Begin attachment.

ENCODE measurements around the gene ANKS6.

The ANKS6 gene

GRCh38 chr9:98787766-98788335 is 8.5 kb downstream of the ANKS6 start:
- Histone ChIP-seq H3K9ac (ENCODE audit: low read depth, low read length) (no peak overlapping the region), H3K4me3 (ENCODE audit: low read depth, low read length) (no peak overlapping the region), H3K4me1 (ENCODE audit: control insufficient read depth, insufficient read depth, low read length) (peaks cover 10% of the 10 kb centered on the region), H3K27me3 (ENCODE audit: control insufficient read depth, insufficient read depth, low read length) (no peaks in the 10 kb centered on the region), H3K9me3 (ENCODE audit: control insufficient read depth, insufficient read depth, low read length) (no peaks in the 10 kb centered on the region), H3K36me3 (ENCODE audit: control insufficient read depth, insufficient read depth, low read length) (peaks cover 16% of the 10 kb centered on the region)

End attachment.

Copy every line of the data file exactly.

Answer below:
ENCODE measurements around the gene ANKS6.

The ANKS6 gene

GRCh38 chr9:98787766-98788335 is 8.5 kb downstream of the ANKS6 start:
- Histone ChIP-seq H3K9ac (ENCODE audit: low read depth, low read length) (no peak overlapping the region), H3K4me3 (ENCODE audit: low read depth, low read length) (no peak overlapping the region), H3K4me1 (ENCODE audit: control insufficient read depth, insufficient read depth, low read length) (peaks cover 10% of the 10 kb centered on the region), H3K27me3 (ENCODE audit: control insufficient read depth, insufficient read depth, low read length) (no peaks in the 10 kb centered on the region), H3K9me3 (ENCODE audit: control insufficient read depth, insufficient read depth, low read length) (no peaks in the 10 kb centered on the region), H3K36me3 (ENCODE audit: control insufficient read depth, insufficient read depth, low read length) (peaks cover 16% of the 10 kb centered on the region)